3. We had our debate without really defining the terms. There is a nice chart here that delineates the sort of general/accepted differences between liberals and conservatives, or if you will between the left and the right. It starts with a general definition, and looks as a bunch of specific issues. For the most part I think it is accurate. Let me know if you agree or disagree, for to have a useful discussion, we have to agree what the terms mean. To boil it down to its essence, I would say that a liberal/progressive believes that we are all in this together and that the government is the tool we use for our common good, while conservatives believe each person for themselves and that the government should do little beyond national defense. Those are the extremes, and of course everyone falls at a different point along the line, which is why grand declarations about the country being more conservative or more liberal are hard to really parse, and ultimately problematic. If you look at polls on specific issues, you will find that overall the results lean more progressive/liberal than they do conservative on most of the issues, with perhaps the exception of gun control. We can look closely at those individual issues if you want, and that would certainly keep this post from being brief by any definition of that word.

4. If we have really become more conservative, why did Obama win the election over McCain? While he hasn’t always governed as a liberal, Obama certainly campaigned that way–hope and change–and the belief he would govern far more liberally than George Bush helped him get elected.

5. If we have really become more conservative, why is the right pushing laws in as many states as it can to make it more difficult to vote? I’ve linked to this Brennan Center study before. And note that all the efforts to suppress the vote come from the conservative side of the aisle. If they really believed they were the ideology America agreed with, wouldn’t they want to make it easier to vote?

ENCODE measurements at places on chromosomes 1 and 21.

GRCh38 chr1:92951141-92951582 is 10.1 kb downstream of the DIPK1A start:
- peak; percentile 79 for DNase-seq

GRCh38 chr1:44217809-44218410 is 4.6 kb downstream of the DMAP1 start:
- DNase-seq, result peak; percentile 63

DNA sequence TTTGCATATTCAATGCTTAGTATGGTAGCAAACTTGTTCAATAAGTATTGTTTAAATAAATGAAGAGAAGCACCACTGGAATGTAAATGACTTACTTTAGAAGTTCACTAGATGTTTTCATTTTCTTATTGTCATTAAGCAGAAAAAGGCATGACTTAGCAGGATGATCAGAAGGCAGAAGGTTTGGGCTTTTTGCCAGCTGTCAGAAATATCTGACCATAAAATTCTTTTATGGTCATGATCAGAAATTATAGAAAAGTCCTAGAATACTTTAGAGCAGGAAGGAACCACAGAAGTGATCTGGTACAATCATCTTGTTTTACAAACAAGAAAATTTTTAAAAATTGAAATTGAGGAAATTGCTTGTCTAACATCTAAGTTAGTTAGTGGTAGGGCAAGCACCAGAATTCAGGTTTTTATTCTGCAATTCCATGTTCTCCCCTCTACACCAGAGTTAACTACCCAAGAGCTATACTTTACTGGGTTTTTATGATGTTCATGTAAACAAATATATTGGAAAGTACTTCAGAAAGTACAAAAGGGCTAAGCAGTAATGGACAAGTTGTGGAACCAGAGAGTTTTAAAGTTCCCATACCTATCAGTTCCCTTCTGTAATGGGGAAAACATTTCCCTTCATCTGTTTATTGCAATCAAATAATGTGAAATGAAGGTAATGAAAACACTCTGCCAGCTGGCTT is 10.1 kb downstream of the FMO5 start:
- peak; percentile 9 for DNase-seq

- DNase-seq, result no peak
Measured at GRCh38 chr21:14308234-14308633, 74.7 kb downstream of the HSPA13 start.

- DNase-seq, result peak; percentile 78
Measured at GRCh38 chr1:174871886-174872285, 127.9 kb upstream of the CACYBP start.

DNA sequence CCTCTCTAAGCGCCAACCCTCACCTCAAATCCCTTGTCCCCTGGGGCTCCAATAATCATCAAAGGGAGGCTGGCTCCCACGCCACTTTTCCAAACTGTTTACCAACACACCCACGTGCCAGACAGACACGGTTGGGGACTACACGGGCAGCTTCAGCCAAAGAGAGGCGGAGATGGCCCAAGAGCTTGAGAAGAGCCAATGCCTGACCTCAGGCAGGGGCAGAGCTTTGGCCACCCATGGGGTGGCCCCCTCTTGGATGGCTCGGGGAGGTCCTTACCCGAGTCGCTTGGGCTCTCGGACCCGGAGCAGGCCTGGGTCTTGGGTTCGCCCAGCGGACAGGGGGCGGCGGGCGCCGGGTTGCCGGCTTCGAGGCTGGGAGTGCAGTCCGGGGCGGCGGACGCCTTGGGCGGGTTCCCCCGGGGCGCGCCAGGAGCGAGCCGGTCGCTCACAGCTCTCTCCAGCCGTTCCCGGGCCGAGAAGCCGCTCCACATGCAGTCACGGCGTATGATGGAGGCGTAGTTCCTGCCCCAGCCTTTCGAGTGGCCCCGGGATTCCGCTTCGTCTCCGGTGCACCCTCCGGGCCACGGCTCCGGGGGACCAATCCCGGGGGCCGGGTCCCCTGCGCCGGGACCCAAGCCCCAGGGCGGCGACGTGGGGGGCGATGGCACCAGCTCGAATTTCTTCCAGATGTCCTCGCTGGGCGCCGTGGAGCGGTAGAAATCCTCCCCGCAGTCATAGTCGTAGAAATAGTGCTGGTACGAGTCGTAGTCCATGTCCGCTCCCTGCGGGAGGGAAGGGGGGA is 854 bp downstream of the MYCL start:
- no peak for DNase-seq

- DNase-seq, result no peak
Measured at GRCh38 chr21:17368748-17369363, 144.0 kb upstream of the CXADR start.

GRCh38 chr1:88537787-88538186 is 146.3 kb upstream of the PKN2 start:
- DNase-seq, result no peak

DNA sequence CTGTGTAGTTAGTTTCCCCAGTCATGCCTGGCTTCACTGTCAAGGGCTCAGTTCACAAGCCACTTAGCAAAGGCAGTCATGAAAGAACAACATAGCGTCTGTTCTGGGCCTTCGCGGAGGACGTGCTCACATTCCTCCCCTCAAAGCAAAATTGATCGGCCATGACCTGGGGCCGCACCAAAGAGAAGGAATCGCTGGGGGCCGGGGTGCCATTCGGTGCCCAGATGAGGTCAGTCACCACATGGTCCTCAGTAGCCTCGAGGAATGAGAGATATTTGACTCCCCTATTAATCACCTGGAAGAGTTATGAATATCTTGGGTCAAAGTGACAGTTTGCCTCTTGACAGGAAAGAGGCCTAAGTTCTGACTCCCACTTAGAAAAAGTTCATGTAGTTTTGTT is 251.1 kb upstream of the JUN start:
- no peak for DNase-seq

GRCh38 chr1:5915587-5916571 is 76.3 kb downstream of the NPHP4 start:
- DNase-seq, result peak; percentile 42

6. So if you really believe we are becoming more conservative, please, make a fact-based case. Don’t just tell me to get over it and accept “reality.”

7. All of this discussion I think misses the larger point. For me the better question is not what people believe but what governing philosophy is better for the country. And yes, that means I believe the country can often be tricked into supporting things that go against their self-interest and the interests of the country. See Thomas Franks’ book “What’s the Matter with Kansas?” And see the study I linked to awhile ago showing that huge proportions of America have used government social programs while believing that they have never used government social programs. In other words, we are being helped by the government but through endless propaganda from the right don’t believe we are. That makes it easier to make people believe they don’t need the government, easier to think they are conservatives. Of course, when that help from the government actually goes away, then people start to wake up, and when pushed far enough, take to the streets. That seems to be where we are now. Label it as you will.


About JP

We're two guys who met in college, in 1980. We've stayed in touch, and like to talk politics, current events, music and religion. JP is nore liberal than Sid, but not in every way. We figure that dialogue stimulates ideas, moderates perspective, and is in general friendly. These are things we need badly in these dangerous times. The blog name is taken from a song by Bruce Cockburn.